A personal experience changed the way I view sentimental items.  Several years after my dad died, my mom gave me his wedding ring.  It was a simple plain gold band, but Dad was very proud of it and what it symbolized.  I wore in on the second finger of my right hand for years and it was a constant reminder to me of what a wonderful man he was and how much his marriage and his family meant to him.  One day while I was making the bed, I realized it wasn’t on my hand.  I literally lost my breath.  I searched everywhere for it, retracing my path over and over and calling every store and establishment I had visited the previous week to check if someone had found it and turned it in.  I cried for three days.  It was a devastating event, and although the ring was clearly irreplaceable, I eventually decided to purchase a replica.  I wear it every day and it is the sentiment and symbolism that is important.  It reminds me constantly of an honorable man who loved his family with his whole heart.

And what about items we save for special occasions?  I’ve come to the conclusion that there is no joy to be found in keeping items in a box or a closet waiting for a special occasion or an opportunity to pass them on to someone else.  If I like it, I use it.  If I don’t use it, I move it along.  (That’s a nice euphemism for ‘get rid of it.’)  Grandma’s china.  A coffee mug from The Strand.  A discontinued perfume that reminds me of my mom.  Too many times I’ve worried about breaking it, wearing it out or using it up.  If that happens, so be it.  It “died” in the service for which it was intended. 

I don’t have any monetarily valuable jewelry.  I have the aforementioned ring, two necklaces (one that was my mom’s and one my husband gave me) and a mother’s birthstone ring my mom often wore.  Despite how much these pieces mean to me, I refuse to leave them in the protective safety of my drawer.  I wear them – A LOT – and if they become lost or damaged I am determined that I will focus on the memory of them and how much I enjoyed wearing them.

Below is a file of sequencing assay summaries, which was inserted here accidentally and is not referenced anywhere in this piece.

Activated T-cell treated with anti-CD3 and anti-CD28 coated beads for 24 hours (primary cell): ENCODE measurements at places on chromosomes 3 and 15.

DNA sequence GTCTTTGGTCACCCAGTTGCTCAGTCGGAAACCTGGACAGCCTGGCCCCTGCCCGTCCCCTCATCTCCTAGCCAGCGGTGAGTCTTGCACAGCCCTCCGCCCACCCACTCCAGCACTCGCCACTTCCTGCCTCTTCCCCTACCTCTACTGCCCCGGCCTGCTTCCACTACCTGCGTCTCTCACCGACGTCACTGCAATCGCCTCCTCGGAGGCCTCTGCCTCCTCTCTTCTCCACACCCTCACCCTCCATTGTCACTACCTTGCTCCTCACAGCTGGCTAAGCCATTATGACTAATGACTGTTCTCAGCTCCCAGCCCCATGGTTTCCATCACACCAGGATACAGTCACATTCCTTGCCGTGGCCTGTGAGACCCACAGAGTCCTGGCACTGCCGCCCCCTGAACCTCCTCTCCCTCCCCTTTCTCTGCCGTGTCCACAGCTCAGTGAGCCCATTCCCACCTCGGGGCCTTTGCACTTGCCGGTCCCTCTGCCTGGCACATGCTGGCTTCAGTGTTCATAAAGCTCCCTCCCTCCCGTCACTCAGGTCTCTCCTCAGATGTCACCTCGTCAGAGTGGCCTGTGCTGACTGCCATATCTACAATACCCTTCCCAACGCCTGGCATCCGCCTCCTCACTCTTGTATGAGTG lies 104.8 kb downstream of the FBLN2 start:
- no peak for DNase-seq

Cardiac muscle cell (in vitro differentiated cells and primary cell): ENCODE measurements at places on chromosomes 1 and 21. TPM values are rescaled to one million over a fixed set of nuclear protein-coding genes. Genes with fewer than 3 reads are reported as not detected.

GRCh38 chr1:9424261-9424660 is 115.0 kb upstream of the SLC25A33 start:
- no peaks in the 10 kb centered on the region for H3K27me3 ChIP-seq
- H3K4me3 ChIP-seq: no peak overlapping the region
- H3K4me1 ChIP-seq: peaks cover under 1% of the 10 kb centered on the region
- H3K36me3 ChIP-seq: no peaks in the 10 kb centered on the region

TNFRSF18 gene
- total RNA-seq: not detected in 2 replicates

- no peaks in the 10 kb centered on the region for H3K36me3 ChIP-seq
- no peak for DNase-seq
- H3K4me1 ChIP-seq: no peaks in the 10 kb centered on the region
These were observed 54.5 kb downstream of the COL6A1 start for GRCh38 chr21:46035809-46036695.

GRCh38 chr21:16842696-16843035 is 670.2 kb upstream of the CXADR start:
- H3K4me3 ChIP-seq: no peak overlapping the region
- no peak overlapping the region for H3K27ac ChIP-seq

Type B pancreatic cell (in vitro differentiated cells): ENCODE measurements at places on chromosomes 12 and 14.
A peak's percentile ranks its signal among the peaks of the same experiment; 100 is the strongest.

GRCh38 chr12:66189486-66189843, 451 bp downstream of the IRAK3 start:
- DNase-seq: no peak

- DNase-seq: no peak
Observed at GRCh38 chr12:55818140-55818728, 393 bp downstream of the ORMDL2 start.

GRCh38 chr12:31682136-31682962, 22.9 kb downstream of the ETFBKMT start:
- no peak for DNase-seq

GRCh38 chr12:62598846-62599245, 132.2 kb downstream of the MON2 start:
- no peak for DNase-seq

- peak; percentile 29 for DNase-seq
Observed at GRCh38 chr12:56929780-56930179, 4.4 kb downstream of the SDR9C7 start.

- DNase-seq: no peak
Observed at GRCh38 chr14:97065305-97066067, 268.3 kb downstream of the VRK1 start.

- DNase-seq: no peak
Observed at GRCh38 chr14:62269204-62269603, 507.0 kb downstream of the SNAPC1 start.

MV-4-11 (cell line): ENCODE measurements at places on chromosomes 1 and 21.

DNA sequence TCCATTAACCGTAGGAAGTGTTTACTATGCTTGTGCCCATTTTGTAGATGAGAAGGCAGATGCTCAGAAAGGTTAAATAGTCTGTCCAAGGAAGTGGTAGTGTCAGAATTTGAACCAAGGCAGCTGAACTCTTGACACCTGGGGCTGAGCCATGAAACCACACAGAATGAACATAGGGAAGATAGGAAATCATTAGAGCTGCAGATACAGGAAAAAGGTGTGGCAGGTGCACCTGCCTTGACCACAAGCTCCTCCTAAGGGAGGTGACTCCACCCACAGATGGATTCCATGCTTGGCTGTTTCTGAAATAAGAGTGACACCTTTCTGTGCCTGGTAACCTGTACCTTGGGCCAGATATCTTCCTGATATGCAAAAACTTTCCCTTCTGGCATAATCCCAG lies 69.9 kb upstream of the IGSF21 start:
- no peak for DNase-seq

My son graduated from college this spring.  Although he has lived away from home for four years, his bedroom here at our house appears to be occupied.  This past weekend he moved his Stuff ‘home’ from his one bedroom apartment.  It’s been a test of my KonMari Method skills.

A couple weeks before the big move, he came home and we went through EVERYTHING in his bedroom.  We weeded out clothes and books, and sorted through papers and memorabilia.  Occasionally he would turn to me holding up an item.

Son:  Does this spark joy?

Me:  Not for me.  What about you?

Son:  It was a gift from a friend.  Someone spent money on this to give it to me.

Me:  Do you want it?

Son:  No.

Me:  Thank it for its service and put it in the donate box.

Back at his apartment he sorted through his Stuff by himself as he packed.  I received a text from him.  “You know, Dad and I give you a hard time, but this ‘if it doesn’t bring joy’ thing works fairly well.” 

My son has made some great progress and my own individual endeavor continues.  The Beanie Babies are gone.  My Cabbage Patch Kid has been kicked from the nest.  (Good luck on your next venture, Vernon Kendrick.)  Books, kitchenware, VHS tapes, linens and much wall art and Knick knacks are gone.  I couldn’t part with the Care Bears yet.  They stay to fight in the next purge.  Is anybody in the market for some Precious Moments figurines or Bionicles? 

Miles to go before I sleep.  – Robert Frost